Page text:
Divorce laws have changed this month for the first time in 50 years, putting an end to the blame game for couples that want to break up harmoniously.
What has changed?
Previously, one spouse had to allege adultery, desertion, or unreasonable behaviour to begin proceedings immediately. That decision could also be contested which meant the only way to get divorced without the agreement of your spouse was to live separately for two years.
With a no-fault divorce, couples will not have to attribute blame for the breakdown of their relationship, the couple will state that their marriage has broken down citing ‘irretrievable breakdown’.
The couple will be able to jointly apply for a divorce when the decision is mutual, and there is a 20-week period between the start of the proceedings and applying for a conditional order, and an additional six-week period before the divorce is granted.
The same no-fault rules apply to the dissolution of civil partnerships in England and Wales.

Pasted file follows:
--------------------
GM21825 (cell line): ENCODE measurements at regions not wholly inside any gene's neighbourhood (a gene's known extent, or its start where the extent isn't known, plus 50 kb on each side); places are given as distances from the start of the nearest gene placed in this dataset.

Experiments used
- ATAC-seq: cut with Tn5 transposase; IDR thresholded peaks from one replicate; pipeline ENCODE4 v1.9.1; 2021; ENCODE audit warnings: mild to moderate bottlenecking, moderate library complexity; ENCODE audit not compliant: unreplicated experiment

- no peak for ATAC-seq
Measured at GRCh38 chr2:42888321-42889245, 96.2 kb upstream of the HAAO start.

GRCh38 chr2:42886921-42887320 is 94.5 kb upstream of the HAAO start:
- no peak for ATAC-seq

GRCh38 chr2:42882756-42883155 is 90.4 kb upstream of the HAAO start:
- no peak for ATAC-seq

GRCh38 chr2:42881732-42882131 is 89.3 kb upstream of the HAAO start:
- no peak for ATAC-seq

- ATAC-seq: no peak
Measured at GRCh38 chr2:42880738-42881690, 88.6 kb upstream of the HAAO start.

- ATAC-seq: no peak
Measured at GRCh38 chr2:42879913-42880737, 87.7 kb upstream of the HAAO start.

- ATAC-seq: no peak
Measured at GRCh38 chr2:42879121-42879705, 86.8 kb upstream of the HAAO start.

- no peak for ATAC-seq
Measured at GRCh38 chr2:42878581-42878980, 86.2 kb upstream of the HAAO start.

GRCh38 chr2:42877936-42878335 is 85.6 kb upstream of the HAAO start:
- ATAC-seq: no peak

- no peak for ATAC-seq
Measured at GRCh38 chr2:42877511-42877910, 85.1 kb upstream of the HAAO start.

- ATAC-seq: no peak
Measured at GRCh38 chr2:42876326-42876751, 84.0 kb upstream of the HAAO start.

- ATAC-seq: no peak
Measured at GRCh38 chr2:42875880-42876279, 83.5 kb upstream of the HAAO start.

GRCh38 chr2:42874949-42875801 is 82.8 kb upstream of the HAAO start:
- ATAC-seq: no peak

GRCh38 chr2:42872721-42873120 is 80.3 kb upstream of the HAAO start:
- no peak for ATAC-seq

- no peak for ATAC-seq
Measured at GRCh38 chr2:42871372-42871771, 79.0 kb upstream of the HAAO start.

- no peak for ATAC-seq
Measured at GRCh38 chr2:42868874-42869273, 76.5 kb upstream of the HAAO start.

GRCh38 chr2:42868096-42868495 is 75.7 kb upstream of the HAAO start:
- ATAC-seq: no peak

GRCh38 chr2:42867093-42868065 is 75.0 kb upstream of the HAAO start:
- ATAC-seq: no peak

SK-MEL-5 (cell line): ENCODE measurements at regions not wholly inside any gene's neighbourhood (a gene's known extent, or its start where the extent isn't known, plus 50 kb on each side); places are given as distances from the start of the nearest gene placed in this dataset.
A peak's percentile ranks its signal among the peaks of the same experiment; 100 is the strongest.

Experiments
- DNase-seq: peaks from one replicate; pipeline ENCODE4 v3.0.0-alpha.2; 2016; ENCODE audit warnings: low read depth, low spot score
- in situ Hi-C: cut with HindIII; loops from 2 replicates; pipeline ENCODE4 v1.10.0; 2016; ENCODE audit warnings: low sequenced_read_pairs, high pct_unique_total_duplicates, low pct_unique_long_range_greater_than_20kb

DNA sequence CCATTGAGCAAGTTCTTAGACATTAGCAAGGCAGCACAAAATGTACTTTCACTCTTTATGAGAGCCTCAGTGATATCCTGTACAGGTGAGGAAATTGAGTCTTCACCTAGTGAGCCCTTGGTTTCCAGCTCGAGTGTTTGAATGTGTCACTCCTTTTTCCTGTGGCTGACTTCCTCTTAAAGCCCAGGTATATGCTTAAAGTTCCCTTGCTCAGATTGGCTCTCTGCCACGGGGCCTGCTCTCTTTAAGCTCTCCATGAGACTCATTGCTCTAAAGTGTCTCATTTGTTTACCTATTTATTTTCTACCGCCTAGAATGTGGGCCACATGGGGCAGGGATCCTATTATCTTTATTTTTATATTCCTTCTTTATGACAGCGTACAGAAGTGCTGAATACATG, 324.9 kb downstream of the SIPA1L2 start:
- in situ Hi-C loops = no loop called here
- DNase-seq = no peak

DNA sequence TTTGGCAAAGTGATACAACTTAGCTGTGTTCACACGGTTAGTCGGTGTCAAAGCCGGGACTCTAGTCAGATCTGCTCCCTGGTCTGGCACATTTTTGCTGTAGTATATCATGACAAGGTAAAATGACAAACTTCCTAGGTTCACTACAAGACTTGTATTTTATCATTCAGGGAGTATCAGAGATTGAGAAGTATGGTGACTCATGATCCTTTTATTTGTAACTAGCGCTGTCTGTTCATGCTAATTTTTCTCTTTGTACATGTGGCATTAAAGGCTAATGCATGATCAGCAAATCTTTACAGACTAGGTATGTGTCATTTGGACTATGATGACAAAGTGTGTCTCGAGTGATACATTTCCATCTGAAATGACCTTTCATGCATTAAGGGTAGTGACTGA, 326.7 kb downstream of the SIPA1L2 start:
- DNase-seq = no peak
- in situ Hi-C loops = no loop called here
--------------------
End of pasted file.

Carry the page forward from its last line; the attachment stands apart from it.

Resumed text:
Our Family Law department manager states: “The new law removes the barriers to divorce which have meant unhappy couples have had to remain married until the expiration of a period of two years.
This can often cause more animosity as separated couples cannot move forward or finalise their financial matters. We welcome the new law as a way to allow couples to separate in an amicable fashion especially when separated couples are required to continue to co-parent. “
We can help in all areas of family law and relationships, including:
- Divorce and financial settlements
- Relationship breakdown involving unmarried couples
- Pre-nuptial and Separation Agreements
- Child Law including Parental Responsibility, Residence, Contact and Prohibited Steps Orders
- Care Proceedings and Adoption
- Domestic Violence
- Civil Partnerships
For more details, please use the contact form on our website for an initial free chat.